Senator Wyden, senior member of the United States Committee on Energy and Natural Resources, mentioned that “the scope of damage to the plants and to the surrounding area was far beyond what [he] expected and the scope of the challenge to the utility owner, the government of Japan, and to the people of the region are daunting.” He also mentioned that “TEPCO’s December 21, 2011 remediation roadmap proposes to take up to ten years to complete spent fuel removal from all of the pools on the site. Given the compromised nature of these structures due to the events of March 11, their schedule carries extraordinary and continuing risk if further severe seismic events were to occur.”

Many of us echo Senator Wyden’s concerns.

Has the government of Japan and other world leaders considered the facts above that would lead to a global catastrophe, and do they have a clear strategy to prevent this worst case scenario? Are there any means to shorten the period for the completion of removal spent fuel from all of the pools, in particular of Reactor 4, within two years or so? Are we able to trust such extraordinary tasks to TEPCO and the private sector?

I believe that the government of Japan should lead the way and embrace all means at its disposal in order to prevent a disaster that would affect our dozens of generations of our descendants. In this context, I cannot help but consider the role of the military in addition to the international technical support team. They possess the technological and logistical capacity that a company such as TEPCO does not.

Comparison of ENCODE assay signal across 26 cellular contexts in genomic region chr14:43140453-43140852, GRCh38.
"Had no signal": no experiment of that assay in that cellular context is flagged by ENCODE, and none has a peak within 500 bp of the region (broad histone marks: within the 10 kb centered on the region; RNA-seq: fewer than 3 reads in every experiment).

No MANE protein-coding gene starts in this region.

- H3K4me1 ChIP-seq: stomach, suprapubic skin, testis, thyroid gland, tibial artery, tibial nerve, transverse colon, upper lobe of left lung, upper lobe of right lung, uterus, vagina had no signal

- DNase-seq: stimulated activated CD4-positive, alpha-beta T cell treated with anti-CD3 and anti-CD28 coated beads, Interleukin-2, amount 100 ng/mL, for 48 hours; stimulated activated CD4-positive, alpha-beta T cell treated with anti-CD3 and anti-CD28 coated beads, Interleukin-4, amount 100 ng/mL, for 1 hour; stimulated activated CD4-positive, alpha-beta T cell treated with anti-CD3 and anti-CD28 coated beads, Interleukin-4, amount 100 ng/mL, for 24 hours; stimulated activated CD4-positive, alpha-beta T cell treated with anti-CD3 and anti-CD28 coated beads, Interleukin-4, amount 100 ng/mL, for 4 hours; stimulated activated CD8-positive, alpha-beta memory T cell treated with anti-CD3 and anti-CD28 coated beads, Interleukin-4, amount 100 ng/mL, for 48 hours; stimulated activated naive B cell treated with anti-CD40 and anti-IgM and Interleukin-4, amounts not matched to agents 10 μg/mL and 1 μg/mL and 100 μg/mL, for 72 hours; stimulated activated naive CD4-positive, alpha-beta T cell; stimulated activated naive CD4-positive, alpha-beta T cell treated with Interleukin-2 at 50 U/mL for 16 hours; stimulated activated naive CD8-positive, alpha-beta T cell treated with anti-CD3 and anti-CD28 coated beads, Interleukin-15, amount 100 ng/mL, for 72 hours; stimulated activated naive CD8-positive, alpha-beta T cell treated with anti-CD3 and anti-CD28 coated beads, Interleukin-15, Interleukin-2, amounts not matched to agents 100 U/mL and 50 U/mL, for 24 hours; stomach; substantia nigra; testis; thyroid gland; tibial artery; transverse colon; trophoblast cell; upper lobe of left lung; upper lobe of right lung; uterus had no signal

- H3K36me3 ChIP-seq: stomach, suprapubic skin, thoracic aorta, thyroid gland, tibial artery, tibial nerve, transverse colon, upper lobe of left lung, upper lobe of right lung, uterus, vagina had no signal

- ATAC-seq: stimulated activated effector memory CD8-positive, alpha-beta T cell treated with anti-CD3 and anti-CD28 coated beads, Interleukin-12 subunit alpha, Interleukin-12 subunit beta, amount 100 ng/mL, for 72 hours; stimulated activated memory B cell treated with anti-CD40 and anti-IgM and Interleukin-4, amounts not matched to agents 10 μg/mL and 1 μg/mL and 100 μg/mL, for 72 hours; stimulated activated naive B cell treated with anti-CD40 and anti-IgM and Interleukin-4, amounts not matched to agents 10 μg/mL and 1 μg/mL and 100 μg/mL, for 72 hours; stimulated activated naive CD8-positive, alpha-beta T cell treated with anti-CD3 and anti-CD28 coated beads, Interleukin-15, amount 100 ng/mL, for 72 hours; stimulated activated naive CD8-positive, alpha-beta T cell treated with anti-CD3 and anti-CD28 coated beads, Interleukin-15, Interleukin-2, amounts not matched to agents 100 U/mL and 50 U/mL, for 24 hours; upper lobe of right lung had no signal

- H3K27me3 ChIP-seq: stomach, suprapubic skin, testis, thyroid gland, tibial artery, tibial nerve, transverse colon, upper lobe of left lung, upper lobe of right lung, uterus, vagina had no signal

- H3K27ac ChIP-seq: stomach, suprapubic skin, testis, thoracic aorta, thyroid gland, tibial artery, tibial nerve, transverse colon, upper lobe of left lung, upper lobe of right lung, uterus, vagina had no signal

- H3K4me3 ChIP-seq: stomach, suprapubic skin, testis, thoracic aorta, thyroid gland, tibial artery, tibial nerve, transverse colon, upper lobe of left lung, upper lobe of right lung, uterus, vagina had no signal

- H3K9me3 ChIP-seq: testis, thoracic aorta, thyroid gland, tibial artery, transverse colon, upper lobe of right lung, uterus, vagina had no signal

Deploying the Japanese self defense force (military) inside the country’s borders would be an incredibly controversial political decision, but the political fallout for the government from this step would pale in comparison to having such an immense global catastrophe occur on its watch.

For this reason, I flew to Japan from New York in April to convey my concerns to Japanese political leaders. Ambassador Mitsuhei Murata and I met with Mr. Fujimura, Chief Cabinet Secretary, who assured us he would convey our message to Prime Minister Noda before his departure for Washington to meet with President Obama on April 30. Both leaders might have discussed the Fukushima nuclear accident issue at their private meeting, but the idea for an independent assessment team and international help for the disaster were not mentioned publicly. I am old enough to understand the politics of the matter, but I cannot accept them. It will be an irreversible mistake that affects our population for thousands of years if they do not take action now.